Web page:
"We wtorek robię obiad."
Translation:On Tuesday I am making lunch.
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It's like "a" and "an" in English. If it gets too hard to pronounce a wild 'e' appears.
The rules are not so easy as in English tho. Basically if the noun begins with "w" or "f" followed by yet another consonant, there will be 'we' before. So for example:
we wtorek (on Tuesday)
we Francji (in France)
we Wrocławiu (in Wrocław)
w wojsku (in army)
w Finlandii (in Finland)
It also works with the word 'mnie' (me):
- We mnie (in me)
In other cases, when the word begins with at least two consonants both options are allowed:
We śnie* / w śnie (in a dream)
We mgle* / w mgle (in a fog)
We Środę / w Środę* (on Wednesday)
We Czwartek / w Czwartek* (on Thursday)
I marked the one that seems more natural to me with *, but as I said both are OK.
My "dinner" which I put by mistake was accepted as a right answer, should it be that way? In earlier lessons we were taught that obiad is lunch and kolacja is dinner, obiad=dinner was unacceptable there. Yes, I know obiad and dinner are both the main meal of the day and historically had been the same before dinner eventually moved from afternoon to evening, so the matter isn't that straight, but would it be more logical to keep the terms consistent throughout the course?
In the 'puzzle' exercise, you are expected to put the exact 'best answer', that's what the capitalization is based on. If you are able to create another acceptable answer (not caring about capitalization), then of course it's accepted as well. That's how the application works.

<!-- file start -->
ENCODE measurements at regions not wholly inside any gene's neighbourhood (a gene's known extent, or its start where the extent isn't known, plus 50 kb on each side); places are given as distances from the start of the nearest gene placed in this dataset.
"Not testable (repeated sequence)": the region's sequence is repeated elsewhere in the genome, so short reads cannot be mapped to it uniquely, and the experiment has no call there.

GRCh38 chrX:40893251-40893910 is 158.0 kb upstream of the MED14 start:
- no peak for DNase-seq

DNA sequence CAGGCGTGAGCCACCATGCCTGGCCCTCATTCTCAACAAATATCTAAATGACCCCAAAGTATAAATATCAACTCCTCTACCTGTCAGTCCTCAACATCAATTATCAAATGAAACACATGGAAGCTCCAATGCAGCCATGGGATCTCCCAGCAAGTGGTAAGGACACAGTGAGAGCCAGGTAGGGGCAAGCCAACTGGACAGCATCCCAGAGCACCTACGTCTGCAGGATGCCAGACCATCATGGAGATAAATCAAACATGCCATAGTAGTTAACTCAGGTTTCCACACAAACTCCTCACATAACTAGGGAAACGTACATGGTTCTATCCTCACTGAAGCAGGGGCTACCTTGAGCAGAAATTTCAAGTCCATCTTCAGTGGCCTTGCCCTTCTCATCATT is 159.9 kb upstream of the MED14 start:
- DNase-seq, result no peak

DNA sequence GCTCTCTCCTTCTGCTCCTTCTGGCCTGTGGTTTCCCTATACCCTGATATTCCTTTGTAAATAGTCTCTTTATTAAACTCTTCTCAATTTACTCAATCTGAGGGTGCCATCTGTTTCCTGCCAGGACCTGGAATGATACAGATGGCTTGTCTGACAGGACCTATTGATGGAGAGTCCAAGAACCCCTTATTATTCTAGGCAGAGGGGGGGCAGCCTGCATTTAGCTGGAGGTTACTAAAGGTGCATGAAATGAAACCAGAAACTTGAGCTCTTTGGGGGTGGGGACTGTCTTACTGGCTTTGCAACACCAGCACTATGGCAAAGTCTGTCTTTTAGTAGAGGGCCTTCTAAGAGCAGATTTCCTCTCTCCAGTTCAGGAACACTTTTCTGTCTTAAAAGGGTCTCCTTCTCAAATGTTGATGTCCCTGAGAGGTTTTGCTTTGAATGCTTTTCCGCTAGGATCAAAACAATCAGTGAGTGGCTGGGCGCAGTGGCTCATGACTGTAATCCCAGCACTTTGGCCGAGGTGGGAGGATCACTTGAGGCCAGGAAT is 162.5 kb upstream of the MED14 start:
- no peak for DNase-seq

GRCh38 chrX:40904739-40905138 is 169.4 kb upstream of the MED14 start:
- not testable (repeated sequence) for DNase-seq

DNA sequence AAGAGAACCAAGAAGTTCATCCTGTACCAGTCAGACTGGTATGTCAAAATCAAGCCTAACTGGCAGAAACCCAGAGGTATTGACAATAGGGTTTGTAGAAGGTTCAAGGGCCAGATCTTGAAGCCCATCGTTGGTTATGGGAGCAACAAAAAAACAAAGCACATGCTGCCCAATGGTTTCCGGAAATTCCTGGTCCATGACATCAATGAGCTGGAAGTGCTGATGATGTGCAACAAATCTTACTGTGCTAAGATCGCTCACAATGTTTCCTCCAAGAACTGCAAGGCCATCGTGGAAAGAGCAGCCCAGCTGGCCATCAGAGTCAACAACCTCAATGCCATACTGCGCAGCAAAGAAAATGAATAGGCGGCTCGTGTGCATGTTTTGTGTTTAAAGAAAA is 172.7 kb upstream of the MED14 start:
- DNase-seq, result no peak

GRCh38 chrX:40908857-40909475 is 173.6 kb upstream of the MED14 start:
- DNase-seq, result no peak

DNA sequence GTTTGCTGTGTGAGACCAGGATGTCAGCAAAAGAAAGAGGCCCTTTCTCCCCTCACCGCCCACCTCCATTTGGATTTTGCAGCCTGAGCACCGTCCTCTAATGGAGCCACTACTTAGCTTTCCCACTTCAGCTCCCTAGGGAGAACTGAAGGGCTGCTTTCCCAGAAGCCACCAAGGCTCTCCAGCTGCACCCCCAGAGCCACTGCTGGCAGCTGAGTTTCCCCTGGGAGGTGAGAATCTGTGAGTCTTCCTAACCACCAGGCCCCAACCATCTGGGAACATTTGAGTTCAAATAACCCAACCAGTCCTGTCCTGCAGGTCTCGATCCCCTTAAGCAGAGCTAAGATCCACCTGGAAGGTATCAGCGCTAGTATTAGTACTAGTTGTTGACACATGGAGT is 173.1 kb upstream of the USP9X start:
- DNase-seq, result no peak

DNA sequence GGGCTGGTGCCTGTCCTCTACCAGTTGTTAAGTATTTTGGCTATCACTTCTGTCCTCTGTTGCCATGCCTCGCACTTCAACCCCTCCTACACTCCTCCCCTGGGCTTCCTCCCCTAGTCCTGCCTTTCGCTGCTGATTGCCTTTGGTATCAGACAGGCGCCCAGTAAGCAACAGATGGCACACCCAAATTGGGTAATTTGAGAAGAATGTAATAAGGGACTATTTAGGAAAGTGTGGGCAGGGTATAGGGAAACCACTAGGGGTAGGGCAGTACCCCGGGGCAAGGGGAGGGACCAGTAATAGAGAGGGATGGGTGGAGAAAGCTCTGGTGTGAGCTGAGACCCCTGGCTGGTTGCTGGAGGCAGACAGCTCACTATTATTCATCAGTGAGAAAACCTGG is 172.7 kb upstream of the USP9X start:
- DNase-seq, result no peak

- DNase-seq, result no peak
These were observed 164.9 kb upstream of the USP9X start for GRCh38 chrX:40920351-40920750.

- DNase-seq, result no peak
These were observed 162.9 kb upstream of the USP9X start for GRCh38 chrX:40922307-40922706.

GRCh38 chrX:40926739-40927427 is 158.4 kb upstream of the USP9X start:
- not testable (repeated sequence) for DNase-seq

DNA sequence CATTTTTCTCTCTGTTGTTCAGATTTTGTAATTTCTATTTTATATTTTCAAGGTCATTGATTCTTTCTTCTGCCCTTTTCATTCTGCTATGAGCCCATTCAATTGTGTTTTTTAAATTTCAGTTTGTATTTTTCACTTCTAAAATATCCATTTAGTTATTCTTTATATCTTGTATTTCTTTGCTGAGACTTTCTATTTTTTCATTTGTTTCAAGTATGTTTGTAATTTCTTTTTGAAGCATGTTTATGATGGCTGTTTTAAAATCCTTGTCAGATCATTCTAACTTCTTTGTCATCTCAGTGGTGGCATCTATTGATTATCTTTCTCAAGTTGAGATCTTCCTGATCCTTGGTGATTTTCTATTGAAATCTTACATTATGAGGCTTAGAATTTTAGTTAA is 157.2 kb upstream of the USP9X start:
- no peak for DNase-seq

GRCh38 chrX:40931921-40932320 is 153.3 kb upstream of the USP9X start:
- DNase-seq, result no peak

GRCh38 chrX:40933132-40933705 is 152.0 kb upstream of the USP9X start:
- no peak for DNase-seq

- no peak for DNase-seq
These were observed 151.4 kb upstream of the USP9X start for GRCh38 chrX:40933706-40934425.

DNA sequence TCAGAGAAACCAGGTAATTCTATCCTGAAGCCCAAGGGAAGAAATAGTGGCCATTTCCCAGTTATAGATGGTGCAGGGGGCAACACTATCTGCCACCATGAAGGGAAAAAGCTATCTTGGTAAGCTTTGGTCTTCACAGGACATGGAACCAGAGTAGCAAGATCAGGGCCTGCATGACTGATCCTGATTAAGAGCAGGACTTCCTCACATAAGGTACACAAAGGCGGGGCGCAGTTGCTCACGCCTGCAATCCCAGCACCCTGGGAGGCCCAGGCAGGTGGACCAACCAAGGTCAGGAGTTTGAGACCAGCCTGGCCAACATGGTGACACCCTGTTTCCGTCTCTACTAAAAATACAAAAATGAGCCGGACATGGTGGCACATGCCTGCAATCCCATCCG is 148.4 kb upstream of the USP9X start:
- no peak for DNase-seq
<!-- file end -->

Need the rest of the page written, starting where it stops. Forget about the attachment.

Sometimes I have a problem creating the English sentence from puzzles because there are other answers that seem more natural to me but I cannot build them...
Why when we say something is happening in a Month, we use a locative case... ie - "Styczen" becomes "Styczniu", but if we say something is happening on Tuesday, we don't change the case?
W styczniu (loc) on robi obiad
W sroda (nom) on robi obiad
Is it because 'w' translates to "in" when talking about a month, but translates to "on" when talking about a day?
We do change the case in both situations. As you wrote, "W styczniu" takes Locative, but it's not "W środa". It's "W środę". Which is Accusative. Now, why does it take Accusative and not Locative, I have no clue... but it does.
"We wtorek" is also Accusative, but it's grammatically masculine (and inanimate), so Accusative is identical to Nominative. But the three feminine days (środa/sobota/niedziela) easily show the difference.
There are many tricks in Polish but they always make sense in the end. But here I just can't find any sense. What is the rule here, it depends on the noun itself despite "w" meaning the exact same thing? It takes accusative when it's a day of the week but locative when it's a month? What about a country, a season of the year, a building, a planet...?
On Wednesdays will be: w środy (nonvirile accusative = nonvirile nominative)
Then, the correct conjugation for the first person plural is: nosimy
The sentence feels incomplete with just the adjective czarne, I'd expect czarne ubrania. But I guess that in a conversation, when the clothes were mentioned in the previous sentence, it could work as a mental shortcut.
If you want to avoid the noun at the end, but don't want to end up with an incomplete sentence, you can use a different construction:
W środy ubieramy się na czarno.
(On Wednesdays we dress in black.)